R = P - E (1.1)

Averaged over all continents and over long time periods, the annual runoff R is therefore around 35% to 40% of the precipitation. Except for South America and Antarctica (see Table 1.2), the values for the individual continents are not very different from the global values. Precipitation and streamflow runoff measurements have been and are being made routinely in many places on Earth. In contrast, evaporation has not received as much attention and no systematic measurements are available.

Table 1.2 Some estimates of the mean precipitation (and river runoff) from available data for the continents (in m y-1) (*)

North South Australia and
Europe Asia Africa America America Oceania Antarctica
Percent of land area 6.7 29.6 20.0 16.2 12.0 6.0 9.5
Lvovitch (1973) 0.734 0.726 0.686 0.670 1.648 0.736 -
(0.319) (0.293) (0.139) (0.287) (0.583) (0.226) -
Baumgartner and 0.657 0.696 0.696 0.645 1.564 0.803 0.169
Reichel (1975) (0.282) (0.276) (0.114) (0.242) (0.618) (0.269) (0.141)
Korzoun et al. 0.790 0.740 0.740 0.756 1.600 0.791 0.165
(1977) (0.283) (0.324) (0.153) (0.339) (0.685) (0.280) (0.165)

*The corresponding evaporation values can be determined with Equation (1.1).

Table 1.3 Estimates of different forms of global water storage (as depth in m over entire earth surface)

Lvovitch Baumgartner and
Source of data (1970) Reichel (1975) Korzun et al. (1978)
Oceans 2686 2643 2624
Ice caps and glaciers 47.1 54.7 47.2
Total ground water 117.6 15.73 45.9
(excluding Antarctica)
(Active ground water) (7.84) (6.98)
Soil water 0.161 0.120 0.0323
Lakes 0.451 0.248 0.346
Rivers 0.002 35 0.002 12 0.004 16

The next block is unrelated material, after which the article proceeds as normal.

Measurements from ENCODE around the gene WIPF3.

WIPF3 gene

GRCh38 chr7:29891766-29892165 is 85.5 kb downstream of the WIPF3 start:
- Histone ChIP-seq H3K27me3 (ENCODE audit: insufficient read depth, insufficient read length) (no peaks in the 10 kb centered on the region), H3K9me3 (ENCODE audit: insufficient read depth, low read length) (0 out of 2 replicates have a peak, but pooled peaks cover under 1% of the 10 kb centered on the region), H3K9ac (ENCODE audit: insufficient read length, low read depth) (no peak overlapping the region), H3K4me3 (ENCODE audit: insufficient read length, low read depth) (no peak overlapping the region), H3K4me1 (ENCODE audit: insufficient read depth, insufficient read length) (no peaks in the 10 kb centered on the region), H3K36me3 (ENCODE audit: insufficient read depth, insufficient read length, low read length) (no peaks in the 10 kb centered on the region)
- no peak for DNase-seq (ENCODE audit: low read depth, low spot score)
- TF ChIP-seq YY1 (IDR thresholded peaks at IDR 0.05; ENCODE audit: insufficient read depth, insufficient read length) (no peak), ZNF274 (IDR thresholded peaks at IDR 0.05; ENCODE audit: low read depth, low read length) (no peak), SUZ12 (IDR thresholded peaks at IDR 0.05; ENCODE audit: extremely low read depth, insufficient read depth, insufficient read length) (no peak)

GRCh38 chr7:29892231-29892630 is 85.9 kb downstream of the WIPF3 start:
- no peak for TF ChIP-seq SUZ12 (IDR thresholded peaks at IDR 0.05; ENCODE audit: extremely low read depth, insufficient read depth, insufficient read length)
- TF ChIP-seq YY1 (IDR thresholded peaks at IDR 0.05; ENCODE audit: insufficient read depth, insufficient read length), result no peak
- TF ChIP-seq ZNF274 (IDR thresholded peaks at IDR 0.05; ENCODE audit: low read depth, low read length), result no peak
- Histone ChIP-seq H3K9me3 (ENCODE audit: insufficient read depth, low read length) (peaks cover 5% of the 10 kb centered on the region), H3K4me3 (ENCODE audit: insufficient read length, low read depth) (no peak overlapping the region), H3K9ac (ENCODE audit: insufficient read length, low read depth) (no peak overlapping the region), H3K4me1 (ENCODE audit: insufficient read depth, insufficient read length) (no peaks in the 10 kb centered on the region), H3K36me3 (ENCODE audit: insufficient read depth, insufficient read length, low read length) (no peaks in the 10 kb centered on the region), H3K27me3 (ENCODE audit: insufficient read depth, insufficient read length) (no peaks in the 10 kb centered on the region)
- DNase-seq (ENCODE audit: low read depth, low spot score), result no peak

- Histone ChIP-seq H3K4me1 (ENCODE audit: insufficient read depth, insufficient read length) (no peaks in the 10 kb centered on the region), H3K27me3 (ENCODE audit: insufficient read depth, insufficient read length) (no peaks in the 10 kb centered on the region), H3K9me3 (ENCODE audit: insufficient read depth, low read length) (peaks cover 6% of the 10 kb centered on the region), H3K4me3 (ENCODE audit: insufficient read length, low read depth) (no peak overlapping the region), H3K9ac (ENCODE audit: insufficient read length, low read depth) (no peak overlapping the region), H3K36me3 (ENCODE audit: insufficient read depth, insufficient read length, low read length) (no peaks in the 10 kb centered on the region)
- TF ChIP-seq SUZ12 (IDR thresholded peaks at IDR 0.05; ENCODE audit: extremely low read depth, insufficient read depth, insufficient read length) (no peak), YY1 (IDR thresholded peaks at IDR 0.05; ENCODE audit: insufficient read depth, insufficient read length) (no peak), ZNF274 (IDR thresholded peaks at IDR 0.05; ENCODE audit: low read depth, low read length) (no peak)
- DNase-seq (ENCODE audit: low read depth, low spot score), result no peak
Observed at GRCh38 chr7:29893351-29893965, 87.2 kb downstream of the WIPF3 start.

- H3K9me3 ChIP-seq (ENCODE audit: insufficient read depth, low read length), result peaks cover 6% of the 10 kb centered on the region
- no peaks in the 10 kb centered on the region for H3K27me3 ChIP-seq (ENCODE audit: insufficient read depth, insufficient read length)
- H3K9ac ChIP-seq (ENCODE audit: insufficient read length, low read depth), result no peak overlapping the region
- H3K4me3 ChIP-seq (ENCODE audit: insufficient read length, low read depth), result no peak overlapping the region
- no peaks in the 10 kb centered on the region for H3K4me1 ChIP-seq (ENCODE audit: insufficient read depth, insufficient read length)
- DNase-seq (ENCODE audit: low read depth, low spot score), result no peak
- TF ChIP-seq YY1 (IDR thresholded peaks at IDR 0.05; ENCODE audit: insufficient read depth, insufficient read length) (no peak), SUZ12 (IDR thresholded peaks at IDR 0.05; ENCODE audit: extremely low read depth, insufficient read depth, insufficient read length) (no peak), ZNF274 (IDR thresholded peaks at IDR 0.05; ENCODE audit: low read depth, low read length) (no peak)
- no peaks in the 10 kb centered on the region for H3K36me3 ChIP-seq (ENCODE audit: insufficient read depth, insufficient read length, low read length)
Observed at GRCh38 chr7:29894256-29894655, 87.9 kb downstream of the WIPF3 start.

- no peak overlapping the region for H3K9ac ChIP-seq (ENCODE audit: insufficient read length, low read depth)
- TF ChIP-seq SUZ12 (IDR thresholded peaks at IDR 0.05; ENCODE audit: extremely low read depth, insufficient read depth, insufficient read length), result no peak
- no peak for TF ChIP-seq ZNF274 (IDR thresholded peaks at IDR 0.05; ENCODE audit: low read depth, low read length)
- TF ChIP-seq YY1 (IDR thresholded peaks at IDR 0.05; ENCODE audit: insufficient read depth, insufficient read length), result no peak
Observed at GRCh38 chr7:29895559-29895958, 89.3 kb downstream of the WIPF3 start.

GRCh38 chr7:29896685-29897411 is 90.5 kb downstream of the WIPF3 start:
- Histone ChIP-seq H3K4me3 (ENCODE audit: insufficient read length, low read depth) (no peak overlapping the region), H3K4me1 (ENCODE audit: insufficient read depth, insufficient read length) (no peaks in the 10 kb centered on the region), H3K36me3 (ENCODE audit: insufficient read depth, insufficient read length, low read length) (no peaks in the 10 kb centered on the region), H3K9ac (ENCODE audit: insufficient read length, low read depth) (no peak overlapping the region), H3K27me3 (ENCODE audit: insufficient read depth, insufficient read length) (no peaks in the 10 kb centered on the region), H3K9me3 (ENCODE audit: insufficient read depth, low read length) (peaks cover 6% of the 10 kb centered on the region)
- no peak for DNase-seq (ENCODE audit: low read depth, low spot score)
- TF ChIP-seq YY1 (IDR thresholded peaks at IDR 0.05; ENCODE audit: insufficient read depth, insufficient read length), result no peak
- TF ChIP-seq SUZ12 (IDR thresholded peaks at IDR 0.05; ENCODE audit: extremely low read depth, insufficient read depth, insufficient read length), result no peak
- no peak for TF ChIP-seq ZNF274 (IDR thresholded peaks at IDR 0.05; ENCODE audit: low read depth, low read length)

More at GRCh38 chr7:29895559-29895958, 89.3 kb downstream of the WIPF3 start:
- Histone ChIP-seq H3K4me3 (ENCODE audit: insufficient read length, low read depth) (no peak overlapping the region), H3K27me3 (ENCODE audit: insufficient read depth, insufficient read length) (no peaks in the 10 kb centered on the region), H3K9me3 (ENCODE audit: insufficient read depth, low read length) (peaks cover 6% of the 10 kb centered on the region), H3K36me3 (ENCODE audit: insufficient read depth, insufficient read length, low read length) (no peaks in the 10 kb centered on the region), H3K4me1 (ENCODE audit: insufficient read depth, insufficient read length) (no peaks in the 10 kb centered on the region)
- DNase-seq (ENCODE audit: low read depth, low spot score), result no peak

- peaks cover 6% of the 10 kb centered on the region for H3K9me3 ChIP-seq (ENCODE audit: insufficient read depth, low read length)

Atmosphere 0.0274 0.0255 0.0253

Estimates of the average distribution of water in different forms expressed as depth of water covering the globe, assumed to be a perfect sphere, are given in Table 1.3. These indicate that the 1 m of average annual precipitation is relatively large as compared to the active fresh water on Earth, that is the water which is not stored in permanent ice and deep groundwater. This means that the turnover of the active part of the hydrologic cycle is rather fast, and that the residence times in some of the major compartments of the water cycle are relatively short; the mean residence time can be taken as the ratio of the storage and the flux in or out of storage. For example, a continental runoff rate of 0.30 m y-1 (Table 1.1) and a storage in the rivers of (0.003/0.29) m of water on the 29% of the world occupied by land, gives a mean residence time of the order of 13 days for the rivers of the world. Similarly, a global evaporation rate of 1 m y-1, with 0.025 m of storage in the atmosphere, leads to a mean residence time of the order of 9 days for the atmosphere. These are very short residence times. Moreover, as the oceans occupy about 71% of the Earth surface, the active fresh water in the hydrologic cycle is continually being distilled anew through ocean evaporation.

Maps depicting the approximate distribution of components of the water balance in different parts of the world have been presented by Lvovitch (&Qtoa;1973), Budyko (1974), Baumgartner and Reichel (1975), Korzoun et al. (1977), and Choudhury et al. (1998). The relative and absolute magnitudes of the main components of the hydrologic cycle, namely P, R and E, can vary over a wide range from one location to another. Obviously, the long-term mean values of all three are negligible in desert locations. At the other extreme, maximal annual precipitation values of up to 26.5 m have been recorded in a mountainous monsoon environment (Cherrapunji, Meghalaya). Maximal mean evaporation values of up to 3.73 m y-1 have been inferred for the Gulf Stream in the western Atlantic (Bunker and Worthington, 1976) and up to 4 or even 5 m y-1 for the Gulf of Aqaba (Assaf and Kessler, 1976). Much research has been directed in recent years to study the evolution of